It's not the crime, it's the cover-up, as the saying goes. In the case of former University of Virginia climate scientist Michael Mann and his supporters, it may be both. Not only did Mann participate in perhaps the greatest scam of modern times, but he may have also have fraudulently used taxpayer funds to do so.
At least Virginia Attorney General Ken Cuccinelli thinks so, and has been diligently trying to obtain from U.Va. documents and e-mails related to Mann's work there. Mann reportedly received around $500,000 from taxpayer-funded grants from the university for research there from 1999 to 2005.
Cuccinelli is alleging a possible violation of a 2002 statute, the Virginia Fraud Against Taxpayers Act. The AG has said that he wants the documents, including grant applications and e-mails exchanged between Mann and 39 other scientists and university staffers, to help determine whether Mann committed fraud by knowingly manipulating data as he sought the taxpayer-funded grants for his research.
Mann was at the heart of the ClimateGate scandal when e-mails were unearthed from Britain's Climate Research Unit at the University of East Anglia. In one e-mail sent to Mann and others by CRU director Philip Jones, Jones speaks of the "trick" of filling in gaps of data in order to hide evidence of temperature decline:
"I've just completed Mike's Nature trick of adding in the real temps to each series for the last 20 years (i.e. from 1981 onwards) and from 1961 for Keith's to hide the decline." It was that attempt to "hide the decline" through the manipulation of data that brought down the global warming house of cards.
Mann was the architect behind the famous "hockey stick" graph that was produced in 1999 but which really should be called the "hokey stick." Developed by Mann using manipulated tree-ring data, it supposedly proved that air temperatures had been stable for 900 years, then soared off the charts in the 20th century.
Mann et al. had to make the Medieval Warm Period (about A.D. 800 to 1400) and the Little Ice Age (A.D. 1600 to 1850) statistically disappear.
The graph relied on data from trees on the Yamal Peninsula in Siberia. Here, too, the results were carefully selected. Just 12 trees from the 252 cores in the CRU's Yamal data set were used. A larger data set of 34 tree cores from the vicinity showed no dramatic recent warming, and warmer temperatures in the middle ages. They were not included.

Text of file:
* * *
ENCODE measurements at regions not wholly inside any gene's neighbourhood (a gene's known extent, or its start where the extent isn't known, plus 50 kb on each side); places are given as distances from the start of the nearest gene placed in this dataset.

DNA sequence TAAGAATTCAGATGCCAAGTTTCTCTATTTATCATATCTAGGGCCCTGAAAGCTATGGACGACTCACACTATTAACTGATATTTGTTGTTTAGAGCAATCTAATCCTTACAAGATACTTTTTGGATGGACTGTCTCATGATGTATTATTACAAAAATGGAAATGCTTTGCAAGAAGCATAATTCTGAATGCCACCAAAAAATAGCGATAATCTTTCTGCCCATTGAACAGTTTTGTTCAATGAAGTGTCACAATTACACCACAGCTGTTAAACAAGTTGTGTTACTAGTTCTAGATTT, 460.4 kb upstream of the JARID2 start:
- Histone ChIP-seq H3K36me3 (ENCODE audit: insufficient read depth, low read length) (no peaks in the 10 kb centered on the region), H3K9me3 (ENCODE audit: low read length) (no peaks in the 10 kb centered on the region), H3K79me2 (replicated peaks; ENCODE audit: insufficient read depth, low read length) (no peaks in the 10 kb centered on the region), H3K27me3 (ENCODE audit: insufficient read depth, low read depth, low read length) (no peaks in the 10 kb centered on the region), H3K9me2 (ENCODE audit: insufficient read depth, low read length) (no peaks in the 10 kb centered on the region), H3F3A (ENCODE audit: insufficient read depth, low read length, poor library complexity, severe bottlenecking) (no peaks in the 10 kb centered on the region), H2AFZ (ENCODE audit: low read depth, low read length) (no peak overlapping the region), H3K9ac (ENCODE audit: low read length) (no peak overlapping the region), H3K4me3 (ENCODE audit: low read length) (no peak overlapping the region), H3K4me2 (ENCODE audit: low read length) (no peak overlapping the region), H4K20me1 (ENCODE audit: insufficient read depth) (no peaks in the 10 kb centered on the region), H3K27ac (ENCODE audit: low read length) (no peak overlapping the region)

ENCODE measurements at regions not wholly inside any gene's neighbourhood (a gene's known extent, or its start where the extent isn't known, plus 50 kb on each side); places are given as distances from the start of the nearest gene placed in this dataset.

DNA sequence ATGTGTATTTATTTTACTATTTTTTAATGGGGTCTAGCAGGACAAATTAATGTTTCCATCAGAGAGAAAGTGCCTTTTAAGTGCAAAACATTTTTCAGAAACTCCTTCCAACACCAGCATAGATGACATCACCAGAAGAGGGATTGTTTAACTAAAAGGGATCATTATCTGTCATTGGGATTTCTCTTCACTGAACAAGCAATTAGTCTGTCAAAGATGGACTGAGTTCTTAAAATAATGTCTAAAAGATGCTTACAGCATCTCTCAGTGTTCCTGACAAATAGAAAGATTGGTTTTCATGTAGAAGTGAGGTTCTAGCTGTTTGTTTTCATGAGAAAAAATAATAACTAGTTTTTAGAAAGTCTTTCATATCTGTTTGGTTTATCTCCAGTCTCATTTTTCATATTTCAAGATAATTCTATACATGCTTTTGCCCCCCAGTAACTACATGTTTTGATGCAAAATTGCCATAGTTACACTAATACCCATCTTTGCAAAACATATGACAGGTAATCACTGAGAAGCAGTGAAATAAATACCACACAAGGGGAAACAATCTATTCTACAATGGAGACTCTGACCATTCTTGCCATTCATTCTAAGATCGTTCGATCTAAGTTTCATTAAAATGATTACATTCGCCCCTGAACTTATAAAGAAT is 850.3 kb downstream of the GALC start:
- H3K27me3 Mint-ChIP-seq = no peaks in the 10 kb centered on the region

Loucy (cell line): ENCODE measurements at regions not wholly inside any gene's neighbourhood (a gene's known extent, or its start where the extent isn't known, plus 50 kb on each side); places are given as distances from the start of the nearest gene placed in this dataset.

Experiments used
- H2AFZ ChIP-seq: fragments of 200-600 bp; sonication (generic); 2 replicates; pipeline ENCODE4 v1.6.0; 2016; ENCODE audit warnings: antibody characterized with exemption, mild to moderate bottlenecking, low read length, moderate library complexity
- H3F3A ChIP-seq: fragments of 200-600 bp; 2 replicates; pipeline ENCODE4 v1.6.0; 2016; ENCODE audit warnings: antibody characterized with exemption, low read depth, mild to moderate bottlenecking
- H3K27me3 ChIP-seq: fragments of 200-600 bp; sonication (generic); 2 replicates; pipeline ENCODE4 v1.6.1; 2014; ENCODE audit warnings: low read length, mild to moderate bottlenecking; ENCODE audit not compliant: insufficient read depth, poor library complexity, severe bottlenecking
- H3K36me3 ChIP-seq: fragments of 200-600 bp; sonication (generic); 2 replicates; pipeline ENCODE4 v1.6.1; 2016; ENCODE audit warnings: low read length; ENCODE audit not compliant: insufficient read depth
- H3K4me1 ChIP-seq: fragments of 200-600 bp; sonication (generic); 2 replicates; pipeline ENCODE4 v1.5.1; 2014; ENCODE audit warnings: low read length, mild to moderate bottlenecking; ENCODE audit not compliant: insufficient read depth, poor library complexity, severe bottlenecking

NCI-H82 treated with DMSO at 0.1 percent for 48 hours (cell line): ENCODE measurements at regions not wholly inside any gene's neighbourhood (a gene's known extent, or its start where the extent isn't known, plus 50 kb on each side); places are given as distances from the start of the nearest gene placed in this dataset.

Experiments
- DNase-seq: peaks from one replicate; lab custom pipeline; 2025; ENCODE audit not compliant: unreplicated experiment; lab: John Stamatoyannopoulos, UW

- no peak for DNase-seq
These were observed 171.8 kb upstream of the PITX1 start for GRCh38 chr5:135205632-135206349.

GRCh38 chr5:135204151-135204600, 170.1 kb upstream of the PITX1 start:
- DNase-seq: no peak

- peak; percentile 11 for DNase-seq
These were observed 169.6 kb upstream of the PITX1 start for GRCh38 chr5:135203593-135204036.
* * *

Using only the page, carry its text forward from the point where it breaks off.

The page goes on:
Attempting to block Cuccinelli and rising to Mann's defense are Virginia state senators Chap Petersen and Donald McEachin. They are backing legislation that would strip the attorney general's office of its power to issue "civil investigative demands," otherwise known as subpoenas, under the 2002 statute.
They claim they are defending academic freedom, but they are trying to hide what many consider academic fraud, work that found its way into the reports of the U.N.'s Intergovernmental Panel on Climate Change. It led to Kyoto and Copenhagen, and formed the basis for the EPA's endangerment finding that carbon dioxide is a pollutant that needs to be regulated.
After Mann left U.Va., he went to Penn State, which the Obama administration awarded with $541,184 in economic stimulus funds to save, according to recovery.gov, 1.62 jobs so that Professor Mann could continue his tree-ring circus fraudulently advancing the myth of man-made global warming that through equally bogus remedies like cap-and-trade and EPA regulations would bring the U.S. economy to its knees.
In a glaringly arrogant e-mail, Mann said he was grateful to the legislators for pressing the issue and hoped the action would give Cuccinelli "some second thoughts about continuing to waste their time and resources attacking well-established science." Hide the decline, then hide the truth.
We hope the legislation fails, the truth will come out and Mann et al. will be held accountable for engineering a scientific and economic fraud that would have made Bernie Madoff blush.